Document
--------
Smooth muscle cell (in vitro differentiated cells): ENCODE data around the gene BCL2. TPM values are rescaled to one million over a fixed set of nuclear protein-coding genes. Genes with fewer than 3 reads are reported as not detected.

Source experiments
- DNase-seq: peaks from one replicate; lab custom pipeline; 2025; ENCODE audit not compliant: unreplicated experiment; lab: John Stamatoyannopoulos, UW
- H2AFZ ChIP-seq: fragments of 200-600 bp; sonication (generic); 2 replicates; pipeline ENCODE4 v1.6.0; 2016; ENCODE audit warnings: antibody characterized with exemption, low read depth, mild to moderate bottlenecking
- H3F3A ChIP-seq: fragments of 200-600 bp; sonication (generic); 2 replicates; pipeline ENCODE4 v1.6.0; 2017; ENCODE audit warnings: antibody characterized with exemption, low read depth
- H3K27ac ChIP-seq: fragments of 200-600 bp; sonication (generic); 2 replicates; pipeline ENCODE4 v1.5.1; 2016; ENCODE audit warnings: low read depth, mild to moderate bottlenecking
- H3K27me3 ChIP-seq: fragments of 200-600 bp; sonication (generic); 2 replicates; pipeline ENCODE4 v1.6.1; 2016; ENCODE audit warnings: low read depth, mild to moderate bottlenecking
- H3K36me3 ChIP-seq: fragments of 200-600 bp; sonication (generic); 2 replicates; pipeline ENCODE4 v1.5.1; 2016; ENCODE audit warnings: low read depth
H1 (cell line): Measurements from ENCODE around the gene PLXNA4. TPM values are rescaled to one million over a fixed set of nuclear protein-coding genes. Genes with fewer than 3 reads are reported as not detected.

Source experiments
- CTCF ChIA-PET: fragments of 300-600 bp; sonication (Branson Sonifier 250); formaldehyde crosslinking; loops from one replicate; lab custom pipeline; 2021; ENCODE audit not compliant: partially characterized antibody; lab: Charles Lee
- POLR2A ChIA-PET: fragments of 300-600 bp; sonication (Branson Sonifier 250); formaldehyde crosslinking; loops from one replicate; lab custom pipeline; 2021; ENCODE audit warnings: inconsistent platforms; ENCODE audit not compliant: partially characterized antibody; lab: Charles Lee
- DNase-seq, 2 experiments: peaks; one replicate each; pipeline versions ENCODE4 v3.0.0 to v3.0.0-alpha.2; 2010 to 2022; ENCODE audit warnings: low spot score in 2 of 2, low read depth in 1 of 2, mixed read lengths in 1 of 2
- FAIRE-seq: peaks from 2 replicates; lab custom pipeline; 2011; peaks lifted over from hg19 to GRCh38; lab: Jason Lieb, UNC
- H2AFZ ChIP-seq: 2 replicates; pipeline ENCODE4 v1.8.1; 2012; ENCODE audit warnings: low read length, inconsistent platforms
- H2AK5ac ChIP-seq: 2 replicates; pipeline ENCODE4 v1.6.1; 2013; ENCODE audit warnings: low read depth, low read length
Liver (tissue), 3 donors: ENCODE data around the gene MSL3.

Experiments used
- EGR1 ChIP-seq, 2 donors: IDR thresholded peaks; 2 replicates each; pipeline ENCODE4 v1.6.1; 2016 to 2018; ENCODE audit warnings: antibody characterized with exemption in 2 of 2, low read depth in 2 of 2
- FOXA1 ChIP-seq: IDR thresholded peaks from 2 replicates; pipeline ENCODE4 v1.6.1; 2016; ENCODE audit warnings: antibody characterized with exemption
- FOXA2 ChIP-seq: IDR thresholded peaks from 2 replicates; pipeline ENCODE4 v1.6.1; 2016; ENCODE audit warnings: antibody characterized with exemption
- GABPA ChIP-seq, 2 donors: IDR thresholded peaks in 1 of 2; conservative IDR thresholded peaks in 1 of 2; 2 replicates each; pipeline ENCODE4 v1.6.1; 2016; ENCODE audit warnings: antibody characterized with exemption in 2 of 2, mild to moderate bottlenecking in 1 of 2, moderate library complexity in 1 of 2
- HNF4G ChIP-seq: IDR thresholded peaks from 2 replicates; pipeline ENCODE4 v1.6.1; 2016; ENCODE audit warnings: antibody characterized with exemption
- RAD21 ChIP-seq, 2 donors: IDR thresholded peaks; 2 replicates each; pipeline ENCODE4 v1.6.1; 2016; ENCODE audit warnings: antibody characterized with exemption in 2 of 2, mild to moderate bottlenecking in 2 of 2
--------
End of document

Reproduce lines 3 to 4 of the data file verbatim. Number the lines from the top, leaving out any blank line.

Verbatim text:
- DNase-seq: peaks from one replicate; lab custom pipeline; 2025; ENCODE audit not compliant: unreplicated experiment; lab: John Stamatoyannopoulos, UW
- H2AFZ ChIP-seq: fragments of 200-600 bp; sonication (generic); 2 replicates; pipeline ENCODE4 v1.6.0; 2016; ENCODE audit warnings: antibody characterized with exemption, low read depth, mild to moderate bottlenecking